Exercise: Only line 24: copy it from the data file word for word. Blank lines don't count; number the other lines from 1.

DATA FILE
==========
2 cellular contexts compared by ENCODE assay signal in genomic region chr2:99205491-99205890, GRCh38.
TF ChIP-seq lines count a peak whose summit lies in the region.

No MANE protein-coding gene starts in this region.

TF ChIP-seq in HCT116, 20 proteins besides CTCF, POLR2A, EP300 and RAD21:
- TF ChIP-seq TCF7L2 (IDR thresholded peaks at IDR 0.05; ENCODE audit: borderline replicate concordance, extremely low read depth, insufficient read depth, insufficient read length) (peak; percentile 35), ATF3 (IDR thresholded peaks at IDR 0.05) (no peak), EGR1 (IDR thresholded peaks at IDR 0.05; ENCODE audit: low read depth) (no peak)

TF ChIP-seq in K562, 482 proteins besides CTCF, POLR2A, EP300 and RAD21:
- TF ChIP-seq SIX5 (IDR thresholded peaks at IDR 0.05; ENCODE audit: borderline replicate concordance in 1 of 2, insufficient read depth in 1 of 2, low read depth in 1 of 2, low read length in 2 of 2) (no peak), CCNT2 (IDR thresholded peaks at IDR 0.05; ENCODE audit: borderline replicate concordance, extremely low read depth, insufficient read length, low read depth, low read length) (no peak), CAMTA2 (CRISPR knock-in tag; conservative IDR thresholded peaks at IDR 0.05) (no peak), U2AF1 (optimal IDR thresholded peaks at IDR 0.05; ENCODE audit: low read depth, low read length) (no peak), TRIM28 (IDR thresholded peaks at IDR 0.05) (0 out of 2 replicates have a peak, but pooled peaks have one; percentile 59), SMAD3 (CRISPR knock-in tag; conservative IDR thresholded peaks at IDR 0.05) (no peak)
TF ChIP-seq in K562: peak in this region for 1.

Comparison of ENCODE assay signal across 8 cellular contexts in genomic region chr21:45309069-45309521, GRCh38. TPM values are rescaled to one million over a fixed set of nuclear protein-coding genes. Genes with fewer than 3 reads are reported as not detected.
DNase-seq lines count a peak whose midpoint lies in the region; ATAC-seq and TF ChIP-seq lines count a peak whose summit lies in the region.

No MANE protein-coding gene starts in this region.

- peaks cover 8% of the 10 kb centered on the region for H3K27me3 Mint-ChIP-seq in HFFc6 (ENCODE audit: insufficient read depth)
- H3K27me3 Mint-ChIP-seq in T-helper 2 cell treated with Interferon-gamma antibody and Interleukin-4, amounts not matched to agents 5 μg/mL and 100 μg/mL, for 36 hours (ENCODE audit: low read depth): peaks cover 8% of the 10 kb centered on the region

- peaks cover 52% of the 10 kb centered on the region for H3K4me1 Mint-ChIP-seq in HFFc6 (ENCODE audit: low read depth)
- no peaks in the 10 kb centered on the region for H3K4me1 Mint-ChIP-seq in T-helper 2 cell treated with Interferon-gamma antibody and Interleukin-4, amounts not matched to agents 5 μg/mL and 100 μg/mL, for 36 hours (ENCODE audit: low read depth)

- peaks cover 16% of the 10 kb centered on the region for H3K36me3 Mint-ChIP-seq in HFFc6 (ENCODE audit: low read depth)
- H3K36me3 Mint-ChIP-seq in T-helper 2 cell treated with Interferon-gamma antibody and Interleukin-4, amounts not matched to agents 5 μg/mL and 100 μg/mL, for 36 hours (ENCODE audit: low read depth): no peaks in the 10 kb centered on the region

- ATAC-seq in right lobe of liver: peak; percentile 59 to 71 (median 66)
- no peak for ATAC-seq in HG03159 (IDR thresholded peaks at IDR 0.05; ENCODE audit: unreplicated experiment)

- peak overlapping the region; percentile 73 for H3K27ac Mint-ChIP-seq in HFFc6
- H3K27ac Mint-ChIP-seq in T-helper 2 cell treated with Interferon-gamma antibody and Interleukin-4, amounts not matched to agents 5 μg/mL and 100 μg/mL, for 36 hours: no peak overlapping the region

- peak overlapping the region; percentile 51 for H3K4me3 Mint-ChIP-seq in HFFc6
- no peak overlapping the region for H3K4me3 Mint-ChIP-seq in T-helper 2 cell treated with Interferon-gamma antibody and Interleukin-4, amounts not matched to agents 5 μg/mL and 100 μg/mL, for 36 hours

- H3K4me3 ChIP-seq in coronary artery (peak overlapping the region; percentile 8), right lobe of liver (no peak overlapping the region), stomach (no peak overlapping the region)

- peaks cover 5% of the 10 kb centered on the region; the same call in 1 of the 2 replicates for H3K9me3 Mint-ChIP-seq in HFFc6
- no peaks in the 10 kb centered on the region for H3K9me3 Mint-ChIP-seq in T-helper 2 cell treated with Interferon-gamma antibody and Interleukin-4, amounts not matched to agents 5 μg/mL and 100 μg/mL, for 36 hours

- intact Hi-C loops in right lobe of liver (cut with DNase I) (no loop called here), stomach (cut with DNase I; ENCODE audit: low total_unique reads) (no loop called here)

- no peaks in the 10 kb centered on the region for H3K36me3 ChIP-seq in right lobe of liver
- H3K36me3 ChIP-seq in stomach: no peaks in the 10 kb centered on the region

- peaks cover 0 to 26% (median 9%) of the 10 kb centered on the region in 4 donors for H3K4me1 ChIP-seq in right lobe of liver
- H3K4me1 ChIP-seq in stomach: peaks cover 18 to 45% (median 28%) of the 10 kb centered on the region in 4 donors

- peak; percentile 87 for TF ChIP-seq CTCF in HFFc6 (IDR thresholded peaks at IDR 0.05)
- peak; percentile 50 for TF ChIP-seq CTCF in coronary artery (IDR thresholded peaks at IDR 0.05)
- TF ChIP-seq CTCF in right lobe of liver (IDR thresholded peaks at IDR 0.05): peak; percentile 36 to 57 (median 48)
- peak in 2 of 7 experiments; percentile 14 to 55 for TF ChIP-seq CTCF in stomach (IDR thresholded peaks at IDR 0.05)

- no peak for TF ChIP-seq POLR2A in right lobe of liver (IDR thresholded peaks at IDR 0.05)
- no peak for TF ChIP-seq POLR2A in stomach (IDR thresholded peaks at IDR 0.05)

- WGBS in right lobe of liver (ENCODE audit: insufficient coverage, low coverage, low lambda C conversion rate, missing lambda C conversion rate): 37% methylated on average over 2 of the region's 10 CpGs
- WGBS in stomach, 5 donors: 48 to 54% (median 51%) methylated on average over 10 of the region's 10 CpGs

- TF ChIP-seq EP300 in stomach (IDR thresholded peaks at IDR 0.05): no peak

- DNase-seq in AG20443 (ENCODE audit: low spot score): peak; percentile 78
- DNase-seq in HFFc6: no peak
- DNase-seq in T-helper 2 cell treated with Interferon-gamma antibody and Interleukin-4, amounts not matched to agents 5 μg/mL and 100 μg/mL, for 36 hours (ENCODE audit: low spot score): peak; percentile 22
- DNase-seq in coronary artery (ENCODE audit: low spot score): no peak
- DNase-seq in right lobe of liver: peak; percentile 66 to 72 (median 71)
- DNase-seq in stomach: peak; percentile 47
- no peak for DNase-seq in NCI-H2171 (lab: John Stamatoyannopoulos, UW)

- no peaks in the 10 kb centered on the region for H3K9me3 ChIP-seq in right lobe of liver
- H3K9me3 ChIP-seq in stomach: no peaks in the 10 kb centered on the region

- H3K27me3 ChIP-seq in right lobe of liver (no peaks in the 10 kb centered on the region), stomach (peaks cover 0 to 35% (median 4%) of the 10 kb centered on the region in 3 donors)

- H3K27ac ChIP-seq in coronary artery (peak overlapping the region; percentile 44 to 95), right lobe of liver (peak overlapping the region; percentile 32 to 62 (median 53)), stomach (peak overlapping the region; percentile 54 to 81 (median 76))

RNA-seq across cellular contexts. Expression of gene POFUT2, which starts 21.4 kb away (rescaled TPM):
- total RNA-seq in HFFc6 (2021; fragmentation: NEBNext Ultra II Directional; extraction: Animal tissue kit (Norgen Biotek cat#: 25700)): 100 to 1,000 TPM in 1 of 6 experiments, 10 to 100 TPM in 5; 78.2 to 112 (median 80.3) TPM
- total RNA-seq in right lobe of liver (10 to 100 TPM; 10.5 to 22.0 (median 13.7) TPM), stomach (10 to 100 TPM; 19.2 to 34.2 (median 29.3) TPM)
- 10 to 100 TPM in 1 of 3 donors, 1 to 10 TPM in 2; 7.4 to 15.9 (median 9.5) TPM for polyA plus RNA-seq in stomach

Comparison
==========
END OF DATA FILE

- H3K4me3 ChIP-seq in coronary artery (peak overlapping the region; percentile 8), right lobe of liver (no peak overlapping the region), stomach (no peak overlapping the region)